Euro-denominated interest rate contracts also rose in the first half of 2019, from $114 trillion to $135 trillion (Graph 2, blue line). They appear to have broadly stabilised since 2015, at levels well below (by some 50%) the record amounts observed in 2010-14. These contracts drove the large decline in 2014-15. Notional amounts in the yen and sterling have remained at low levels, ie $47 trillion for the former (yellow line) and $39 trillion for the latter (purple line).

    Interest rate contracts denominated in currencies other than the seven required reporting currencies (USD, EUR, GBP, JPY, CHF, CAD and SEK) have been increasing in recent years (Graph 2, green line).4  Contracts in the other currencies amounted to $47 trillion at end-June 2016, but rose to $80 trillion at end-June 2019, with their share in total interest rate contracts going up from 11% to 15% (dashed line).

    The overall increase in notional amounts was common across both short- and long-maturity contracts. Contracts of up to and including one year, accounting for 48% of outstanding notional amounts, rose from $201 trillion at end-2018 to $253 trillion at end-June 2019. Contracts of longer than one year increased from $236 to $271 trillion.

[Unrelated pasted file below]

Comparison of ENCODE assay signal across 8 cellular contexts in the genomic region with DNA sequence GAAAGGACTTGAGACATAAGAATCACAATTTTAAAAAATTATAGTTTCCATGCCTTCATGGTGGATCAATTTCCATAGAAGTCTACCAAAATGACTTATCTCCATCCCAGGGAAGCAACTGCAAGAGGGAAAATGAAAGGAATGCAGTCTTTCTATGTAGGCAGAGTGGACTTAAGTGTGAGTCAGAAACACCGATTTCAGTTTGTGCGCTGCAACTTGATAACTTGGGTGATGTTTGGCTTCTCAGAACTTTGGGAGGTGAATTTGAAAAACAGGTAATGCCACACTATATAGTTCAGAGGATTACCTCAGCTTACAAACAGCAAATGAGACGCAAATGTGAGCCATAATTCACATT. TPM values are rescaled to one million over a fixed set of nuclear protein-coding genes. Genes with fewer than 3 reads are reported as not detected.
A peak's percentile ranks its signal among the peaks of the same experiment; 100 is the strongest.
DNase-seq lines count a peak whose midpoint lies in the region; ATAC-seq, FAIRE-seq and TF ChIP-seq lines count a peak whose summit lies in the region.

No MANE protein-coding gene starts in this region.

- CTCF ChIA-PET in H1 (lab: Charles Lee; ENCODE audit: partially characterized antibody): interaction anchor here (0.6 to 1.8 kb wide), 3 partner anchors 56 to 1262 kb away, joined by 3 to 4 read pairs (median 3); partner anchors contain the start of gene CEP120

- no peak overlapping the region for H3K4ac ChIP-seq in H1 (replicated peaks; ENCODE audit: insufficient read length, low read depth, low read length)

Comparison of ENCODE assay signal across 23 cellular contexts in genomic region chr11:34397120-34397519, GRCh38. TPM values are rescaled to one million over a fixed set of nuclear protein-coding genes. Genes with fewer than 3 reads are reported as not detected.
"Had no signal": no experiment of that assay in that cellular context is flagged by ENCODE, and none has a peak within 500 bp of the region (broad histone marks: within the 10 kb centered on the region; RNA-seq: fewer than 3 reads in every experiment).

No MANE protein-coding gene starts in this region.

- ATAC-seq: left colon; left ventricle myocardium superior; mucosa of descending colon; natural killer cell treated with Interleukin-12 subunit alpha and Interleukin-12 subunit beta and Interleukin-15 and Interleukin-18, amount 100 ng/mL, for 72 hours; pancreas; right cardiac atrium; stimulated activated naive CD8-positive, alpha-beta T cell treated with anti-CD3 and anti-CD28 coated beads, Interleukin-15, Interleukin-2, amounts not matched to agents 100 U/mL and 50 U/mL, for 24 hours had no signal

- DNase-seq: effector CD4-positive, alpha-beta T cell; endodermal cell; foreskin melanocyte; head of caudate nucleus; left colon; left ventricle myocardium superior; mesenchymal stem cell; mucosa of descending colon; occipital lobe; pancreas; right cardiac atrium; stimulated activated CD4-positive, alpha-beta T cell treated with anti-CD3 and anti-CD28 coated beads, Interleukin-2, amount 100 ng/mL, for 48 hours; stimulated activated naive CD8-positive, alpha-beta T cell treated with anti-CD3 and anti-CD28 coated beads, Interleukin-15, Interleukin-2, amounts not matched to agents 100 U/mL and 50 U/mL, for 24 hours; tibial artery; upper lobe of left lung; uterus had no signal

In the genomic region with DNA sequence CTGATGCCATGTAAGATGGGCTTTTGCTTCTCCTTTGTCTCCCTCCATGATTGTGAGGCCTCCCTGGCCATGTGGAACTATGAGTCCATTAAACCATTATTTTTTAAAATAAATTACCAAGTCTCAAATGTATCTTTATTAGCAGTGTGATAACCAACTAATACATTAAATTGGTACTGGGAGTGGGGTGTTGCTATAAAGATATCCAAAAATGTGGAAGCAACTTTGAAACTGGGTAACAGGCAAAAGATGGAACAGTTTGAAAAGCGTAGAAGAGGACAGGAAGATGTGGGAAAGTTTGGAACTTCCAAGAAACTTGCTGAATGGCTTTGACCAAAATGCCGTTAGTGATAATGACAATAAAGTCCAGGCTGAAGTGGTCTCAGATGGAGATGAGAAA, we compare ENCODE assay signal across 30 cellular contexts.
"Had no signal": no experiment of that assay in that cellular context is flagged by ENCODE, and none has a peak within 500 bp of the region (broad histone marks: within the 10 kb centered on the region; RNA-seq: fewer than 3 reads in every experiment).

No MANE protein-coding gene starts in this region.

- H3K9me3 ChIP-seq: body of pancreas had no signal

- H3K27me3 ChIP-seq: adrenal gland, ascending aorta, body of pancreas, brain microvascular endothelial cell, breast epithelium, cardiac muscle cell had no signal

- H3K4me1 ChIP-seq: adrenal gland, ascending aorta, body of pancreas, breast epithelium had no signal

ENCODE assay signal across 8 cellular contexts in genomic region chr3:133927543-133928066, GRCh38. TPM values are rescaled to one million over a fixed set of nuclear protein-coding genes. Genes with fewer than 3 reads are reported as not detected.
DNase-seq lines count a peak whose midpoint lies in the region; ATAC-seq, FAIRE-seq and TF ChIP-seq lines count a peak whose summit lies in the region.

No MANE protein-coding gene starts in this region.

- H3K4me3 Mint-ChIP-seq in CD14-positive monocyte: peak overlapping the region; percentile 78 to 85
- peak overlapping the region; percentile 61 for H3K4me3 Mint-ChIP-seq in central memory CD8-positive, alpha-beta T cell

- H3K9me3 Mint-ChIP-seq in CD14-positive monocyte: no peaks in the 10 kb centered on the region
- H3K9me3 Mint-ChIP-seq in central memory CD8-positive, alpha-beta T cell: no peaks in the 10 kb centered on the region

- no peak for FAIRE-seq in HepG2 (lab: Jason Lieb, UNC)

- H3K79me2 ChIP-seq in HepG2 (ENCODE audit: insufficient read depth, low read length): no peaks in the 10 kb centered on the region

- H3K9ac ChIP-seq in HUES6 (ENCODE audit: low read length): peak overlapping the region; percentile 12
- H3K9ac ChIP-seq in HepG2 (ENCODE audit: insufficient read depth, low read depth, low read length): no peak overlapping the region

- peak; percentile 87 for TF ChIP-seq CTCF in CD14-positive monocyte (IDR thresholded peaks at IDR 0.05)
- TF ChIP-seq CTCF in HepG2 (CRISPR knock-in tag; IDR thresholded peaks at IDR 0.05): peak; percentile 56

Trend decline in gross market values halts

    Outstanding gross market values, trillions USD

    Graph 3: Outstanding gross market values of OTC derivatives, by instrument; and outstanding gross credit exposures, USD trillions (interactive graph).
    Source: BIS OTC derivatives statistics (Table D5.1).